P.S. The books in this post and other books about dance can always be found on the reading list page of this site.

New Feature: Adding Songs to the music4dance Catalog

I’m excited to announce that I’ve nearly completed a feature that will let you add songs to the music4dance catalog.  I’ve been fortunate enough to have a couple of kind folks test it so far and they’re pretty happy with it.  I’ve documented the feature here and am keeping it under beta for a little while longer – I’d love to have a few more people give it a try before I open this feature up to all music4dance members.  So please reach out to me soon if you’d like to give it a try.

Who else likes to dance to this song (and what do they dance to it)?

As I browse the music4dance catalog and find a song I like, it’s nice to be able to see who added it and use that as a way to find other songs that I might like.  To this end, I’ve added a new section to the song details page called Changes that lists the changes people (and the bots/scrapers that I’ve written) have made to the song.

For instance, I like dancing East Coast Swing to Demi Lovato‘s Confident.  If I look that up in the music4dance catalog (I can just search for that on the catalog page) – I can go to the song details by clicking on the title of the song and then look for the new Changes section in the lower right.

This shows me that ZacharyPachol, BatesBallooom and JonathanWolfgram have all voted for this song to be danced as an East Coast Swing.  So I can, for instance, click on ZacharyPachol and get to a list of all songs that he has voted on.  I can then click on “Change Search” to filter the list down to East Coast Swing songs that ZacharyPachol has voted on.  Or I can just click on any East Coast Swing tag in the original search and choose to filter the list that way.

Even as I write this, I see that there are several ways I might want to improve this feature.  But I have a limited amount of time and so many ideas, so please let me know if you find the feature useful and if you would like improvements. Also, I’m very interested in getting more direct participation in rating songs (the site is currently built much more on automation than direct user participation) – so let me know what would make rating songs interesting to you.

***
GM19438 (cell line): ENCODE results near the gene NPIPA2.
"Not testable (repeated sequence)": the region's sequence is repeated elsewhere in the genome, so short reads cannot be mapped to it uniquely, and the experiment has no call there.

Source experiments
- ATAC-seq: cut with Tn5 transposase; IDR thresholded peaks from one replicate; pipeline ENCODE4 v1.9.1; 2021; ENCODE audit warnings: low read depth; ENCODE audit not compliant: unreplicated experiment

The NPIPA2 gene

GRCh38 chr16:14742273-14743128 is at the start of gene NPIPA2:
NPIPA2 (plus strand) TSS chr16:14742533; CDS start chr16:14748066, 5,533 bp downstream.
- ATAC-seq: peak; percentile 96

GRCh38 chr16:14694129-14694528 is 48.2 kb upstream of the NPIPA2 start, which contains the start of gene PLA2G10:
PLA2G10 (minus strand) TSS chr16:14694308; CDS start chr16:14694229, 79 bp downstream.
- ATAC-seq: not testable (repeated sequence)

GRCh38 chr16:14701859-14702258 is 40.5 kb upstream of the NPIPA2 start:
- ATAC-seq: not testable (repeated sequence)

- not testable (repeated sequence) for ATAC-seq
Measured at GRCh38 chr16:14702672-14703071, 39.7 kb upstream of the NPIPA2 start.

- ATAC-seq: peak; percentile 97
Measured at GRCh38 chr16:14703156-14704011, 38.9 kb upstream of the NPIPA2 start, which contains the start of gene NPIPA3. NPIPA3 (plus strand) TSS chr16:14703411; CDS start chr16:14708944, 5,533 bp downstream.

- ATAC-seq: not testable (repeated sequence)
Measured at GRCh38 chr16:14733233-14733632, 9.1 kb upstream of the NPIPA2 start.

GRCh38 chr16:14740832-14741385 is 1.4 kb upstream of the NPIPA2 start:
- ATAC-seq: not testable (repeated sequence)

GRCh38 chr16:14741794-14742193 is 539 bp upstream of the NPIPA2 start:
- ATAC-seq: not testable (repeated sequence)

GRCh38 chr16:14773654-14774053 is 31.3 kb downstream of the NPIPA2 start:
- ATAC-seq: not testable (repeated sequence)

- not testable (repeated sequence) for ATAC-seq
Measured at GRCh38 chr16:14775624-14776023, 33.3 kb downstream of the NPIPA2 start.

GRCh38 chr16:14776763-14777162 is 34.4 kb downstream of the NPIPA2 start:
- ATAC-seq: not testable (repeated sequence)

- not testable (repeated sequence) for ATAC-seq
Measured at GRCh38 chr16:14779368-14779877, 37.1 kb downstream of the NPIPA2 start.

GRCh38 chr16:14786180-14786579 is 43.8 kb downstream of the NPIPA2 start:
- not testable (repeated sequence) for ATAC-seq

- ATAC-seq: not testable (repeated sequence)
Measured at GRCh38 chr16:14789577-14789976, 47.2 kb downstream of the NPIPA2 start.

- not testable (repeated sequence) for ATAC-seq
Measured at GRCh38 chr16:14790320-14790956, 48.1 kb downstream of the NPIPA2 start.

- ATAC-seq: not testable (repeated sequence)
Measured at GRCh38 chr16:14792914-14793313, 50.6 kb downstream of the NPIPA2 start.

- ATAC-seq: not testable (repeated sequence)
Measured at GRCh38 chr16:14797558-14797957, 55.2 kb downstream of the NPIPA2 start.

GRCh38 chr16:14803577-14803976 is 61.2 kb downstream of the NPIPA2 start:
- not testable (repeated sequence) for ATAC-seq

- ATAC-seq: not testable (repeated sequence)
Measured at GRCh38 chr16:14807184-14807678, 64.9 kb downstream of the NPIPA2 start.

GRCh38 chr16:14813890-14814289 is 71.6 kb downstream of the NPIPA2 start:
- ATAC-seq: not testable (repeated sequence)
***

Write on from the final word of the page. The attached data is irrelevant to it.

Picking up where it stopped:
P.S. There are about ten other things I’d like to say about this, but I’m trying to keep this short so I can get out more posts.  But I can’t resist noting that you can also see that this song was used on Dancing with the Stars to dance Paso Doble and Ballroom Tango – a good example of how one can use a song for a performance piece that you might not want to dance (that dance style to) socially.

Book Review: Partner Dance Success

Partner Dance Success by Don Baarns is a great collection of practical advice for anyone new to partner dancing.  The author is a professional drummer turned social dancer who brings experience from building skill as a musician to the dance floor.  The subtitle “What I Wish I Knew When I Started Dancing” is very on point.    While I come from a Ballroom background rather than social dancing background, I wish I had heard this advice early on.

The book is a series of independent chapters with good advice on many aspects of partner dancing.  It appears to be a cleaned up “best of” plus some extras from the author’s blog.  Unfortunately, it appears that the blog is no longer available.

His chapters on how to learn to dance are as relevant to American style Foxtrot as they are to social Salsa.  And while the club scene is significantly different than the social/practice dances at the Ballroom studios that I learned in, most of the snippets about etiquette and optimizing your dance experience work in both contexts.

Some of my favorite chapters are the ones where he emphasizes listening to songs many times and to listen deeply to the music off the dance floors as a form of practice.  I also particularly liked the chapter about protecting your partner.

I am particularly interested in a drummer turned dancer’s perspective on the relationship between music and partner dancing.  While his blog seems to no longer be available, his YouTube channel is still up and running as of the time of this writing – Music4Dancers – YouTube.  I’ve listened to a number of episodes and while there is less actual music than I would prefer, I will likely go through the rest soon and post if I find any special gems.

As a quick reminder: If you buy this book by clicking through a link on this site, it helps support music4dance.  Also, if you are feeling particularly generous, clicking through any Amazon link on this site before doing even unrelated shopping help a little.

And as always I love to hear from you – so please send me feedback about the site or with questions about this post.

P.S. As I was putting the finishing touches on this post, I realized that there is a Second Volume to this series, so I’ll give that a read.  If there is anything to say beyond “more good stuff” I’ll post again.

Shall we dance…to music?